Nevertheless, the Met’s Stieglitz show (reviewed below) is a masterpiece of modernism by comparison with the second big show at the Brooklyn Museum just now, “Youth and Beauty: Art of the American Twenties” (through January 29; thereafter at the Dallas Museum of Art, March 4 through May 27, 2012, and the Cleveland Museum of Art , July 1 through September 16). Organized by Teresa A. Carbone of the Brooklyn Museum, this assembly of some 138 paintings, sculptures, and photographs by 67 artists is billed as “the first wide-ranging exploration of American art from the decade whose beginning and end were marked by the aftermath of World War I and the onset of the Great Depression.” The trouble is, this show is not wide-ranging enough; rather, it is firmly committed to the somewhat misleading proposition that American art in the Roaring Twenties had almost entirely abandoned modernist experimentation and gone back wholesale to wholesome, All-American literal representation, in which isolationist vein it moved from triumph to triumph.
This proposition is not without some validity. American art in the 20s did step back from the breakthroughs of the prewar generation, but so did Parisian art during this period, as has been oft observed. And some hardy spirits bucked the tide, coming up –even in America---with more accomplishments than are on view in Brooklyn. Both Marin and Dove were doing much more daring work in the 20s than the single poor-quality examples of each included in this show. Stuart Davis, one of the younger guys, was more experimental in his “Eggbeater Series” than in the tamer works by him here. One has only to look at a reproduction of “Synthetic Arrangement” (1922), by Morris Kantor, to realize that Kantor’s abilities extended far beyond the klutzy reclining female nude by which he is represented in Brooklyn. Nor did I see any Jan Matulka, whose muscular cityscapes incorporate cubism far more effectively than almost anything in “Youth & Beauty.” How about Hale Woodruff? In 1927, this talented young painter went abroad to find out more about Picasso and Cézanne, being already one of the first black artists to become knowledgeable about African sculpture.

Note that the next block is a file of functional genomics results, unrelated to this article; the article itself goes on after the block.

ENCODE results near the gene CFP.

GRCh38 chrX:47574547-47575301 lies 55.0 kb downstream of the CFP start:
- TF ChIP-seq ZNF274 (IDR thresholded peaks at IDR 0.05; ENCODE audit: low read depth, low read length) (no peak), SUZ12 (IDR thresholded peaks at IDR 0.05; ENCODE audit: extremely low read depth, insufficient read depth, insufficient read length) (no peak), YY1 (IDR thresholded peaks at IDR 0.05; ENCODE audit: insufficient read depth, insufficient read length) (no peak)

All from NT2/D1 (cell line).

Still, the Brooklyn show is far from a total loss. It is just uneven. The opening gallery is so bad that I was almost inclined not to go on. This gallery, with its Art Deco and academic paintings of females & nudes, some by painters like Joseph Stella and George Bellows (both of whom ought to have known better), sets a new record for kitsch. Bravely pressing on, to a gallery entitled “Heroics,” I was confronted with three big paintings by Thomas Hart Benton, full of his customary writhing human bodies. I’d never been overwhelmed by Benton’s writhing bodies before, but coming after that opening gallery of nudes, they looked good. The next gallery also looked good, combining images of “the Negro” by Aaron Douglas, Winold Reiss, and John Steuart Curry with a Cézannesque picture of a Caucasian dancer by Walt Kuhn and a typical portrait by Ivan le Lorraine Albright, of a human being looking like warmed-over death.
The two best galleries are in the second half of the show. The first is devoted to the urban landscape–residential and/or industrial, with chunky, block-like forms that easily incorporate the insights of cubism. Here are some really fine paintings by Charles Sheeler, Elsie Driggs, Georgia O’Keeffe, Joseph Stella, Charles Demuth, George Ault, Peter Blume, Bumpei Usui (an entirely new name to me) and Stefan Hirsch. The gallery behind it, dealing with rural landscape, is less interesting, but contains some excellent pictures that you might expect, such as a typical Edward Hopper, “Lighthouse Hill” (1927).
The other gallery (besides the urban landscape) that stood out for me was the still life area, with work by Marsden Hartley, Luigi Lucioni (the grandfather of hyperrealism), Peter Blume (again, and looking much better than he does with his “surrealist” work of the 1930s), more O’Keeffe, lively (and ultra-modern) Gerald Murphy, and the famous Grant Wood, “Woman with Plants” (1929). This sensitive Wood – as with the Benton & the Murphy — once again demonstrate how the artists whose names have stayed with us since the 20s deserve their fame. There are also many photographs in this show, some quite striking, and a number of small pieces of sculpture, among which two stood out for me–“Foot Tree” (1928), by Isamu Noguchi, and “Scofield Thayer” (1923), by Gaston Lachaise (the latter as much for its subject matter as its style). In sum, not many surprises here, but much conscientious & upon occasion inspired work.